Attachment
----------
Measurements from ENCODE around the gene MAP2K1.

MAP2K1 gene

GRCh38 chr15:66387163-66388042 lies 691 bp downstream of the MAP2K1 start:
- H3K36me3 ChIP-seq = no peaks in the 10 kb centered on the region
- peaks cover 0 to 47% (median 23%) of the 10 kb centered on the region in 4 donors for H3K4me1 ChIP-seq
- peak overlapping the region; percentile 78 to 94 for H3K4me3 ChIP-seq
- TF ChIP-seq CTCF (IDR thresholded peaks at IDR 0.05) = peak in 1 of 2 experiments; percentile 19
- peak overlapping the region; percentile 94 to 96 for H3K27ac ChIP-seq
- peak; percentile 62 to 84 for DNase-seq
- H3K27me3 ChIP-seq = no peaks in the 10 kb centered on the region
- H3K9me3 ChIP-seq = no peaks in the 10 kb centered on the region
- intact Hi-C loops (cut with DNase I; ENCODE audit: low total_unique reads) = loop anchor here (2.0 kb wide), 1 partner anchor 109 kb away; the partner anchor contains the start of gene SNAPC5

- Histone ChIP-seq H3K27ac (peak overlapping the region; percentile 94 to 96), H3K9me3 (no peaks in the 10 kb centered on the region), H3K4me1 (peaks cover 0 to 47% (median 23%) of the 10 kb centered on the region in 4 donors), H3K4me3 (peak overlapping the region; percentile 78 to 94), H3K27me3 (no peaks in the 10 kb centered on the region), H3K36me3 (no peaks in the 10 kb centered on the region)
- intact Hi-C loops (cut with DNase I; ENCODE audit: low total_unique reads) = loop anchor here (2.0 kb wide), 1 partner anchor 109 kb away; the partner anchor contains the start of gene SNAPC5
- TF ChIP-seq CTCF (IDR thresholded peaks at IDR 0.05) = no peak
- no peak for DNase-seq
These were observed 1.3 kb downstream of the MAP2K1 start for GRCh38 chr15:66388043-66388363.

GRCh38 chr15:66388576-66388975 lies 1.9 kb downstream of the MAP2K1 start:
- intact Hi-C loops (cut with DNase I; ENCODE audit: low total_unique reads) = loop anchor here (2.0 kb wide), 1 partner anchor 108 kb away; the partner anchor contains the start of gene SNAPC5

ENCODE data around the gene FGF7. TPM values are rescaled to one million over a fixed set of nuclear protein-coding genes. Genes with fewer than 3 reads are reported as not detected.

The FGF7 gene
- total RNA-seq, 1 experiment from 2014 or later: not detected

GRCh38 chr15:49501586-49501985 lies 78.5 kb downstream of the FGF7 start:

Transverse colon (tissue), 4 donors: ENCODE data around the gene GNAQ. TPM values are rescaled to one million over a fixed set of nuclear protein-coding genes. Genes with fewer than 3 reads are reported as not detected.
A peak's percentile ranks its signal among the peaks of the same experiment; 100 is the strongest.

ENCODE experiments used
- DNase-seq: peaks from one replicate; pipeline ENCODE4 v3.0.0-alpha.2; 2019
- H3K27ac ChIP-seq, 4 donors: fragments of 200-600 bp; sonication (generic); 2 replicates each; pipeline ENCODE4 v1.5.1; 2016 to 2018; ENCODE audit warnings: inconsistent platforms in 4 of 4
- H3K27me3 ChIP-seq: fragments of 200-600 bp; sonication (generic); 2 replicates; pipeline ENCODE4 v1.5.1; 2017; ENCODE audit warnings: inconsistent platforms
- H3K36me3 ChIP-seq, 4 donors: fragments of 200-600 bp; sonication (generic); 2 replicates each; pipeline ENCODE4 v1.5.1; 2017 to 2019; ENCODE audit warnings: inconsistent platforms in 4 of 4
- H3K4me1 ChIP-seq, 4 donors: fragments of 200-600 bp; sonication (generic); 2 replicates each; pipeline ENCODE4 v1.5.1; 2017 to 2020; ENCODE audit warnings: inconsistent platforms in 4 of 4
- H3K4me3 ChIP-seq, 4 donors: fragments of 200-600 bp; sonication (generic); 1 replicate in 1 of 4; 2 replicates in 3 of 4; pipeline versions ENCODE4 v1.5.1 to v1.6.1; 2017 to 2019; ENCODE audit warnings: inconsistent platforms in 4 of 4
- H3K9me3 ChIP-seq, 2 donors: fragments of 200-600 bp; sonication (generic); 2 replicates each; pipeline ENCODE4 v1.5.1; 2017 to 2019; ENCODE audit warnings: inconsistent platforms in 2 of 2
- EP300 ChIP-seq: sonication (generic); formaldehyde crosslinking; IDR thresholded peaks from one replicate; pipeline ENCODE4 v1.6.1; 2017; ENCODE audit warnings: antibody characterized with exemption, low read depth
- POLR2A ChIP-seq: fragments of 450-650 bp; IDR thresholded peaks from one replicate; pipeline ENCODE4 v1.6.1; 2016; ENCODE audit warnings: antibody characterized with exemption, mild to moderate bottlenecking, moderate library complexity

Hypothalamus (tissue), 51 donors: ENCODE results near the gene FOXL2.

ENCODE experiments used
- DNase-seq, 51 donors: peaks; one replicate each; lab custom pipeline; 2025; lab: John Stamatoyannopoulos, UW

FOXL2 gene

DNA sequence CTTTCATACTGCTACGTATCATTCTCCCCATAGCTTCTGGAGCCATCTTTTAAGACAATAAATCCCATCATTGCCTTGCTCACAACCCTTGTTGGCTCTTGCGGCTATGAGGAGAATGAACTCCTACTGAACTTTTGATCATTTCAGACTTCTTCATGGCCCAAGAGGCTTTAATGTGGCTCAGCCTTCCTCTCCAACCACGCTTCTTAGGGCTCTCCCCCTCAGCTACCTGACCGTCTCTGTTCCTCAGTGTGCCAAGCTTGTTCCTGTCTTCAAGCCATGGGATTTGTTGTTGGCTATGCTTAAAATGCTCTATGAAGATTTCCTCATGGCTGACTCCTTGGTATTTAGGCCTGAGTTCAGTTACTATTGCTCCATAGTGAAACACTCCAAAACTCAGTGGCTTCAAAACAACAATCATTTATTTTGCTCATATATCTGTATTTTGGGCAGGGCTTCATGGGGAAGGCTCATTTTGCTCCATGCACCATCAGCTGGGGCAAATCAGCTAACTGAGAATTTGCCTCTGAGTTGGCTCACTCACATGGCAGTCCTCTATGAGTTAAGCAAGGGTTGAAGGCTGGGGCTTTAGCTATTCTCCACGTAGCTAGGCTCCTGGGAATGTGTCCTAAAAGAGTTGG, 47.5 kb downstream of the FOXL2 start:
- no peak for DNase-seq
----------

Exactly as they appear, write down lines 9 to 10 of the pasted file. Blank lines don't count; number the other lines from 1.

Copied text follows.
- peak; percentile 62 to 84 for DNase-seq
- H3K27me3 ChIP-seq = no peaks in the 10 kb centered on the region